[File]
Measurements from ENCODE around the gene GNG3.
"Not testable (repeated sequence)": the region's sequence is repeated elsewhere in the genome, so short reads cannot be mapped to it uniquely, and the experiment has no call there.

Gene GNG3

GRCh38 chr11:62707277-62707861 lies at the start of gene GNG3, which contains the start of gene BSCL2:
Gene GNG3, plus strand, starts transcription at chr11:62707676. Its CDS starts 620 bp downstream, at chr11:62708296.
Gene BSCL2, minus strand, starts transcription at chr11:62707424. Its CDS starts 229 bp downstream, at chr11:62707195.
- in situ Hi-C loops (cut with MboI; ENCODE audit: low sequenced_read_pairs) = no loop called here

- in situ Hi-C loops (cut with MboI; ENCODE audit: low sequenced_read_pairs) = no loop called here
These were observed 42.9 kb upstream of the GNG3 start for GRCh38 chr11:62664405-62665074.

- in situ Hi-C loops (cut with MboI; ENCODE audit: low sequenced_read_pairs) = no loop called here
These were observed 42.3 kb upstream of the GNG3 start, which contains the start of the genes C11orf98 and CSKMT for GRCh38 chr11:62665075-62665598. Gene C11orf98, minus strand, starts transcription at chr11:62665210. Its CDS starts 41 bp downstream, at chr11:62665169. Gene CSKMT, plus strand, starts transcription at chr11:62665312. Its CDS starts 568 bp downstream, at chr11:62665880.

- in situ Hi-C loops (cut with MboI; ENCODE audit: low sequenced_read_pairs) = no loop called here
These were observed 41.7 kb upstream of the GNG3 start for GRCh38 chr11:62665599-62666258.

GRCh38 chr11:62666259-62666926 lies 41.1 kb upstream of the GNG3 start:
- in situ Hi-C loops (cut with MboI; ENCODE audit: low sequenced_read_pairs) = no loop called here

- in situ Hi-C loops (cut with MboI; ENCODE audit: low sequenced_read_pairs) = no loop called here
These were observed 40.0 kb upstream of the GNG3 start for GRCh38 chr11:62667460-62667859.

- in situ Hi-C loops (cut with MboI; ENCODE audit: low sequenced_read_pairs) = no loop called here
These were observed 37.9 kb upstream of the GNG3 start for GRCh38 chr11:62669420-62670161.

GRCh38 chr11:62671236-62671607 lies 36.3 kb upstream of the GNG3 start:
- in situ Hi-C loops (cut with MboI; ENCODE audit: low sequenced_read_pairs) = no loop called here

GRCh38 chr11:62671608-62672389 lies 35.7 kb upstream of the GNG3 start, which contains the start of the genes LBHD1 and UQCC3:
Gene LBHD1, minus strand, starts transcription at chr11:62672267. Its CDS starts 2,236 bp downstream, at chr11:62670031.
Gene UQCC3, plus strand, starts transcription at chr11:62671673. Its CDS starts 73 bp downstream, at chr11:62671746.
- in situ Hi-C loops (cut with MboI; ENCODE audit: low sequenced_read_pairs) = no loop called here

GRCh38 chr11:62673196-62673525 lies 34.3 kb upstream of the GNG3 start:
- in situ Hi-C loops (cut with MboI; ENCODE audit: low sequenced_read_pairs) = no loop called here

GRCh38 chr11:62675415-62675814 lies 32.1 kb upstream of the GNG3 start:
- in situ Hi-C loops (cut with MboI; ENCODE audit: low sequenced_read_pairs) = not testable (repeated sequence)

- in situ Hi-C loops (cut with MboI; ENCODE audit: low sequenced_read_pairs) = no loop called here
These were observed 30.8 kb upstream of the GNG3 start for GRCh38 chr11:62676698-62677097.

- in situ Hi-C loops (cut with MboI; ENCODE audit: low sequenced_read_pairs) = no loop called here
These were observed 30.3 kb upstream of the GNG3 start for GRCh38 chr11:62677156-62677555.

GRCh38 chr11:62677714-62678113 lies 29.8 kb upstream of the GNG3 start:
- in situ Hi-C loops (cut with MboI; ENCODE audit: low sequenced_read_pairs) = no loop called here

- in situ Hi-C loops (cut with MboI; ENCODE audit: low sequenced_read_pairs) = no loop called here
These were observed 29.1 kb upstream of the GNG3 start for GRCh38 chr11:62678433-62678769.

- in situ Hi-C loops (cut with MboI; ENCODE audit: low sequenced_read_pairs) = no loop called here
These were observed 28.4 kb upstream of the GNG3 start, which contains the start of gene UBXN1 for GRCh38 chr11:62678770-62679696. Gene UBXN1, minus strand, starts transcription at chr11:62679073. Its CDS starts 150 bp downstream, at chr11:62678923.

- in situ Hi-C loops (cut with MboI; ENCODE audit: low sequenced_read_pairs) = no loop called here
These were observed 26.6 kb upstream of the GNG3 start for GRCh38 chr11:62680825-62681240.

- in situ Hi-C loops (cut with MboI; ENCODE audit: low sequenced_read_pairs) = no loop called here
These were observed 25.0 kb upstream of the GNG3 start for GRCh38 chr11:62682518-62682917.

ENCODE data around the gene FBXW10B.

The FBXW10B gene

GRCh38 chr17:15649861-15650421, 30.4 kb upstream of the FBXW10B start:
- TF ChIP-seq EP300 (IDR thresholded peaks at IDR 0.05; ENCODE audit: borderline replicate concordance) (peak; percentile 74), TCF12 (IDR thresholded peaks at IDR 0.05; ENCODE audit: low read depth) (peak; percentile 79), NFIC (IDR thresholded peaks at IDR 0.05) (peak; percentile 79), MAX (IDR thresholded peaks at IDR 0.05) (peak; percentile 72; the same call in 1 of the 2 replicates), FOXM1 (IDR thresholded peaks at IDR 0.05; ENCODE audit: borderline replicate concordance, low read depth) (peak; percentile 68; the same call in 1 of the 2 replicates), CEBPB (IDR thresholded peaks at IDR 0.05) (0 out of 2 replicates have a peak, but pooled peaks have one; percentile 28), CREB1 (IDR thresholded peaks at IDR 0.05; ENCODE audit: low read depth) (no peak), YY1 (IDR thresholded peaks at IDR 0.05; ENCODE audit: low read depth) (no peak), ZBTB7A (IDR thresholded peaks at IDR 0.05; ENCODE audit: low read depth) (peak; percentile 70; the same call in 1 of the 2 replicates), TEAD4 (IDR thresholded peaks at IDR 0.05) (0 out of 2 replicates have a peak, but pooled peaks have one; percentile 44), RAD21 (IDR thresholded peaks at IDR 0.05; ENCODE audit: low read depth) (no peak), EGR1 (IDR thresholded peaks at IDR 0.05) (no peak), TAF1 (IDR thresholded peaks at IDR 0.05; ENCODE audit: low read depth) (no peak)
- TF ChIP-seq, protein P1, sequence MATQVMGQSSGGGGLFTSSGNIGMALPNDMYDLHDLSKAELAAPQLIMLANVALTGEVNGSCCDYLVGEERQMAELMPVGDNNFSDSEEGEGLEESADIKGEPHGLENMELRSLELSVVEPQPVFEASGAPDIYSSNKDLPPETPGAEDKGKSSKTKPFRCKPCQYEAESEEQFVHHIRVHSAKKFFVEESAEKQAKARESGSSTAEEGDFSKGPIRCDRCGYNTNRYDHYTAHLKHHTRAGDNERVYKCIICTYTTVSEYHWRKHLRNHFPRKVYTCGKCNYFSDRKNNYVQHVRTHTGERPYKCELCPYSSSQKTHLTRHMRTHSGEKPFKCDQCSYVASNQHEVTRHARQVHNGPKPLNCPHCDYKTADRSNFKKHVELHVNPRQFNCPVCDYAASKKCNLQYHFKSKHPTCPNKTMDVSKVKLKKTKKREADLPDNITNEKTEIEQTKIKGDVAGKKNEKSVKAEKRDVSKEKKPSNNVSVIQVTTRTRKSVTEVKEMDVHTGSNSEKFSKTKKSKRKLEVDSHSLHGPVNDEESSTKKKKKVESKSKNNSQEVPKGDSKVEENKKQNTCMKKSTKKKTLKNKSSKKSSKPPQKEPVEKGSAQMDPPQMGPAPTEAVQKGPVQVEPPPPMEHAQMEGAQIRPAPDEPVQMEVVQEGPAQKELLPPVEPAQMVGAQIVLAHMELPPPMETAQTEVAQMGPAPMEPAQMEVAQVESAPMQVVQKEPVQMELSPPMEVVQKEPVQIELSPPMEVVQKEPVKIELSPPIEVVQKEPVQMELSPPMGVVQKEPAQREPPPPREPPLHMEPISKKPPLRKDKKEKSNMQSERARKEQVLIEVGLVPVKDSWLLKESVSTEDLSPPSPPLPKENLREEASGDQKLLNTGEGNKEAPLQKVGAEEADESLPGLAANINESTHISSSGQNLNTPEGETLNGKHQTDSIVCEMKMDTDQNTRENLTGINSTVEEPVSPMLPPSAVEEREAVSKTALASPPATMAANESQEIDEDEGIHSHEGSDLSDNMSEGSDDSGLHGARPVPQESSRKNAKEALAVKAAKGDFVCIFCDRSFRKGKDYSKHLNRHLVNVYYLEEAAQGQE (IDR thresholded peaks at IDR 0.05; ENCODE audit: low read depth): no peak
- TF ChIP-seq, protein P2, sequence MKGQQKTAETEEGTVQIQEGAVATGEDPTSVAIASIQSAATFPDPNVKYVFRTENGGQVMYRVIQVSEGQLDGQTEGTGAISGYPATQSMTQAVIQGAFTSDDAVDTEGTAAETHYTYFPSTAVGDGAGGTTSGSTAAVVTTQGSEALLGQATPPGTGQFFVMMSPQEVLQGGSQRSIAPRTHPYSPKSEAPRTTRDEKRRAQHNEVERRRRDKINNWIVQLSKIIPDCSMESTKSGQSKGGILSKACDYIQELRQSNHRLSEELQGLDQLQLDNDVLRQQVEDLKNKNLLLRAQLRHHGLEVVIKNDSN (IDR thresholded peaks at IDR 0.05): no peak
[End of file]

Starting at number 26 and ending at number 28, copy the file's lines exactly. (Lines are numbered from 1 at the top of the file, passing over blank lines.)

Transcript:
GRCh38 chr11:62673196-62673525 lies 34.3 kb upstream of the GNG3 start:
- in situ Hi-C loops (cut with MboI; ENCODE audit: low sequenced_read_pairs) = no loop called here

GRCh38 chr11:62675415-62675814 lies 32.1 kb upstream of the GNG3 start: